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Our View: Government has failed to provide strong moral leadership

editorial riot police limassol
Riot police in Limassol

It appears the rule of law that government politicians like to boast about is suspended when racist thugs go on the rampage beating up foreigners and smashing up their properties, police taking the role of disinterested bystanders. When this happens once, police could be given the benefit of the doubt – they were unprepared or there were inadequate numbers to take on the mob – but when the same scenario unfolds twice in the space of a few days, questions are raised about the orders of the force’s command.

Last Sunday in Chlorakas, according to eyewitnesses, police stood by and watched as thugs smashed up a café owned by a Syrian and did not try to stop another group entering the home of Syrian migrants. They finally intervened, five minutes later, after the home had been vandalised. Police were more active the following night – there was a bigger presence – when rival groups clashed in the village and arrested about 20 people for their involvement in the violence.

On Friday night in Limassol police reverted to the bystander approach, allowing the racist mob to run wild along the seafront and this time there were no mitigating circumstances. Police command knew well in advance there would be an anti-migrant demonstration and ensured there was a heavy police presence in the town. Officers were equipped with anti-riot gear, and the police’s water cannon truck Aiantas was parked in the area – the truck was not deployed, even though it had been used against peaceful anti-lockdown demonstrators a couple of years ago.

This was a violent riot that put lives of innocent people at risk, yet the police seemed reluctant to use the necessary force to stop the lawbreakers, who hurled Molotov cocktails, beat up people of colour they came across and set cars and motorbikes on fire. A group of Syrian men told the Cyprus Mail they saw their shop smashed to pieces, “while there were five police cars here and they didn’t do anything”.

Was this a case of dismal incompetence and abjectly poor operational planning by the police command? Were the officers afraid to clash with the racist thugs in balaclavas, chanting ‘Syrians out of Cyprus,’ who could have been arrested for incitement of racial hatred, even before they embarked on their gratuitous violence? A more sinister explanation could be that the police command gave orders to police not to use force against the demonstrators, unless it was absolutely necessary. Perhaps it sympathised with the demonstrators’ cause. This may sound a bit far-fetched, but the fact is that police allowed the situation to veer completely out of control before they decided to try to impose law and order.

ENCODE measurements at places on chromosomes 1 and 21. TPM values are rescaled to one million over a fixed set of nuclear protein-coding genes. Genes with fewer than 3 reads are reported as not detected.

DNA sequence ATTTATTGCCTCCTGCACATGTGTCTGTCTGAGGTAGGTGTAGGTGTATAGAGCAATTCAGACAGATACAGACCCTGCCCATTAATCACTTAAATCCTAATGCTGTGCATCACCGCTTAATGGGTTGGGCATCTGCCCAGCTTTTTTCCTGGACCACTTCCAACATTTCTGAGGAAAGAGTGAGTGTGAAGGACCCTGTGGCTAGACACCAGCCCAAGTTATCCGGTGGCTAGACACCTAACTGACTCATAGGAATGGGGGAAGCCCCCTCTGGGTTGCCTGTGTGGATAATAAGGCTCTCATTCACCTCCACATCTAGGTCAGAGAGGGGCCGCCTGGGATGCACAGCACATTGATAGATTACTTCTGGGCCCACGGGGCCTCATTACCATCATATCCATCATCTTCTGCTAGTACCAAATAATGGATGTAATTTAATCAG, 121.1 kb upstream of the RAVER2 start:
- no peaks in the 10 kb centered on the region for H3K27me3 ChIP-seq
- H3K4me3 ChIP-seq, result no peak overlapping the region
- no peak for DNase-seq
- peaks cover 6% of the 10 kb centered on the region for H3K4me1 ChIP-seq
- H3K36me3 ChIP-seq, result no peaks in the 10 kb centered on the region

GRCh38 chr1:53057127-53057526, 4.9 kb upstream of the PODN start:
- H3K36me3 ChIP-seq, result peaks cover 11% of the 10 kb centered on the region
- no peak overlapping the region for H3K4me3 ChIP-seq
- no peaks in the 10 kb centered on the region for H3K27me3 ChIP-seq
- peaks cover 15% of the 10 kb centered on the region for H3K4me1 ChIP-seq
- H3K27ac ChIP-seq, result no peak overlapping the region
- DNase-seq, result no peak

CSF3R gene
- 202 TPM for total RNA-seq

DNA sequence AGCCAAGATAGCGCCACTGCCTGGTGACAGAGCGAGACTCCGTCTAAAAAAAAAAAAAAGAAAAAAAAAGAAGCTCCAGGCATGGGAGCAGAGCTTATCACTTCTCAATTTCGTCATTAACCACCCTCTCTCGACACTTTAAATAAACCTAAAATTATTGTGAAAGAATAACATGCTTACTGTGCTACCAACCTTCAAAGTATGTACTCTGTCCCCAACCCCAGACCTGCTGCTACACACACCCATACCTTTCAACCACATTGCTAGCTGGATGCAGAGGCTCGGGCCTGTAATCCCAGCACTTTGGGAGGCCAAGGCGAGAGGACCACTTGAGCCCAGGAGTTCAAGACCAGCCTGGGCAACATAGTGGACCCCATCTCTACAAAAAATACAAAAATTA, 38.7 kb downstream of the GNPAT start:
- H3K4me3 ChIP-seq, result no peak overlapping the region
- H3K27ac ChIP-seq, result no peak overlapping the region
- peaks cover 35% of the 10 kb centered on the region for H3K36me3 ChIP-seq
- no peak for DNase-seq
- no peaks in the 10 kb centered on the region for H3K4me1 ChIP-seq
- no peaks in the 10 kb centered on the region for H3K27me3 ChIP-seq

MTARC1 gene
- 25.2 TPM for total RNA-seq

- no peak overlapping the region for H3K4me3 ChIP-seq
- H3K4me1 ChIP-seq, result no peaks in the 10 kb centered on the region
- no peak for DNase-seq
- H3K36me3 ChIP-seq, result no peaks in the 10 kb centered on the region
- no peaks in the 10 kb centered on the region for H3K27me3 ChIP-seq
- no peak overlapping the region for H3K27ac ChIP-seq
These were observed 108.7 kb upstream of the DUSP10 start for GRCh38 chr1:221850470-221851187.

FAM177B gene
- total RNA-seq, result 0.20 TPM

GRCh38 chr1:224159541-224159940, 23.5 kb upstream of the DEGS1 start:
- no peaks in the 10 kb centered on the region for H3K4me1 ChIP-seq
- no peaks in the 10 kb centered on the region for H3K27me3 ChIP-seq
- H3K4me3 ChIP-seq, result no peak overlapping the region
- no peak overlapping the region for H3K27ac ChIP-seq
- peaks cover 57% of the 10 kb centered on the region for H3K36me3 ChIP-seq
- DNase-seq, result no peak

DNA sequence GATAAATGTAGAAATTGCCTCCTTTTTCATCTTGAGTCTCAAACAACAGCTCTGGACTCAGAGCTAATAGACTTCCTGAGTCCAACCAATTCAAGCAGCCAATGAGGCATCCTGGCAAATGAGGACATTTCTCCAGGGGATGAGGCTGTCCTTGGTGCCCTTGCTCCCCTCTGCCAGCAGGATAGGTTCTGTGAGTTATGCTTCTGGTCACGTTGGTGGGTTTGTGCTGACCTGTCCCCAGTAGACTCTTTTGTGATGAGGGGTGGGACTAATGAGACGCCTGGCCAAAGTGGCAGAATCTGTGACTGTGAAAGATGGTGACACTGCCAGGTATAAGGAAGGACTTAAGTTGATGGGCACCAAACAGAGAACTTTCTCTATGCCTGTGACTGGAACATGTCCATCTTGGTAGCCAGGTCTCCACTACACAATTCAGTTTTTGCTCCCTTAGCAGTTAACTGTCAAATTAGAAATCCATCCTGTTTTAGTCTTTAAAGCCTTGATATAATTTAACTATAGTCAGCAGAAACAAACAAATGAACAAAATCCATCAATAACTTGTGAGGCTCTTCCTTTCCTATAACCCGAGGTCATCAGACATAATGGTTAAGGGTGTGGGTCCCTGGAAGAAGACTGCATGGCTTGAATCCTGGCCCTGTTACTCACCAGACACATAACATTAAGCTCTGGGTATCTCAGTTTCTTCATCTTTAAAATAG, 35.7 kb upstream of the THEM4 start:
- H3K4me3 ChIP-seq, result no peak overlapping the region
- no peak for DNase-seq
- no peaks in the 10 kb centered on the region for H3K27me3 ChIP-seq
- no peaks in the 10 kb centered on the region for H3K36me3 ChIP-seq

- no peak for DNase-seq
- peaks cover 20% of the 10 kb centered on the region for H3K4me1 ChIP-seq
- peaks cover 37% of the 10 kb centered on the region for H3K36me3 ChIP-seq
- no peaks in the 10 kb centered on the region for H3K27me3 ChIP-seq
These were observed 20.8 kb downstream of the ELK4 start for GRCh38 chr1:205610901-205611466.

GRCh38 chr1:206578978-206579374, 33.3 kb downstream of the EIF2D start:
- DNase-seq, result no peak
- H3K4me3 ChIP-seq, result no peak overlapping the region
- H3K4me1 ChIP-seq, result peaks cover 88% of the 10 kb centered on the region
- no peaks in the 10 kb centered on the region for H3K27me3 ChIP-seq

Thirteen arrests were made, including the alleged organiser of the demonstration by Saturday lunchtime. Perhaps the critical comments in the media on Saturday – journalists covering the riot were also threatened by the demonstrators – about police inaction forced the police command into belated action. Of course, there were a lot more than 13 demonstrators engaging in law-breaking on Friday night.

President Christodoulides, who spoke about the disgraceful scenes we witnessed called an emergency meeting with the police command on Saturday. He also had another meeting on Tuesday with the chief of police and the attorney-general, after the two nights of violence in Chlorakas. After the meeting, it was announced that there was a plan in place to stop the violence and ensure the public’s safety, a plan that only seemed to apply to Chlorakas.

Regrettably, Christodoulides failed to provide strong moral leadership against the racist violence. He waited 24 hours before taking a stand on the Sunday night incidents in Chlorakas and even then, he condemned the violence generally, without actually censuring the racism that caused it. And he did the same on Saturday, when he spoke about the disgraceful incidents, suggesting that the violence was unjustified, not because it is unacceptable to attack migrants that are legally here, but because the government had taken effective measure to deal with migration. It was almost as if he was trying to appease the thugs by telling them that government was addressing their concerns.

Cyprus faces a migration problem, and this government has been dealing very effectively with it, drastically reducing the number of irregular migrants. But even if its policy was not as effective, there could be no justification for violence against migrants. This should have been the president’s position and he should also have underlined the contribution the tens of thousands of migrants are making to the economy, doing jobs that Cypriots refuse to do. The fact is that our economy would collapse if we followed the advice of Elam and the rest of the anti-migrant campaigners and kicked out the migrants.

Nobody dares mention this, as anti-migrant rhetoric has become so deeply rooted in the political system, that racist thugs believe they are legitimised to randomly beat up migrants. It is also probably the reason the police are not so keen on enforcing the law when migrants are being attacked.

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